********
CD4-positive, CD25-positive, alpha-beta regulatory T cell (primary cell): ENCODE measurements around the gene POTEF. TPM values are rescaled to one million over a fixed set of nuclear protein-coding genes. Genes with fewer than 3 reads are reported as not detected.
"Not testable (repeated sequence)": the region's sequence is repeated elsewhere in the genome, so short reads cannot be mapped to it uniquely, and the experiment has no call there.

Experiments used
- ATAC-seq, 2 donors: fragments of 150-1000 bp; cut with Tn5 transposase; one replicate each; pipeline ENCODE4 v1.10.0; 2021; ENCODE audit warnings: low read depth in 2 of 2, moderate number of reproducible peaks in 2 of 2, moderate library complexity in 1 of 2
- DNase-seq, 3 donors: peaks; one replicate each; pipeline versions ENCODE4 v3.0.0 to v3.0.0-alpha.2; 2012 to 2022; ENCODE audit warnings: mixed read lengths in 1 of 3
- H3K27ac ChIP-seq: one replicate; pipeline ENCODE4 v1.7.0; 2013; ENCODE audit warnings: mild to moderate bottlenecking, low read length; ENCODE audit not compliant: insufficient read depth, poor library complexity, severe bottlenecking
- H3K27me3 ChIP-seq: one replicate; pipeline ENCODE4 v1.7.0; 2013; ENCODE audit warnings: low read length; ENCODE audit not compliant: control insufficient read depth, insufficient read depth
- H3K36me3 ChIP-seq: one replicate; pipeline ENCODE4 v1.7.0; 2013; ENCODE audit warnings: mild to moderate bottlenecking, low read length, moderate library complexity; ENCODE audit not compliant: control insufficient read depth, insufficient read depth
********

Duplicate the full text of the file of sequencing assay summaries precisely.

CD4-positive, CD25-positive, alpha-beta regulatory T cell (primary cell): ENCODE measurements around the gene POTEF. TPM values are rescaled to one million over a fixed set of nuclear protein-coding genes. Genes with fewer than 3 reads are reported as not detected.
"Not testable (repeated sequence)": the region's sequence is repeated elsewhere in the genome, so short reads cannot be mapped to it uniquely, and the experiment has no call there.

Experiments used
- ATAC-seq, 2 donors: fragments of 150-1000 bp; cut with Tn5 transposase; one replicate each; pipeline ENCODE4 v1.10.0; 2021; ENCODE audit warnings: low read depth in 2 of 2, moderate number of reproducible peaks in 2 of 2, moderate library complexity in 1 of 2
- DNase-seq, 3 donors: peaks; one replicate each; pipeline versions ENCODE4 v3.0.0 to v3.0.0-alpha.2; 2012 to 2022; ENCODE audit warnings: mixed read lengths in 1 of 3
- H3K27ac ChIP-seq: one replicate; pipeline ENCODE4 v1.7.0; 2013; ENCODE audit warnings: mild to moderate bottlenecking, low read length; ENCODE audit not compliant: insufficient read depth, poor library complexity, severe bottlenecking
- H3K27me3 ChIP-seq: one replicate; pipeline ENCODE4 v1.7.0; 2013; ENCODE audit warnings: low read length; ENCODE audit not compliant: control insufficient read depth, insufficient read depth
- H3K36me3 ChIP-seq: one replicate; pipeline ENCODE4 v1.7.0; 2013; ENCODE audit warnings: mild to moderate bottlenecking, low read length, moderate library complexity; ENCODE audit not compliant: control insufficient read depth, insufficient read depth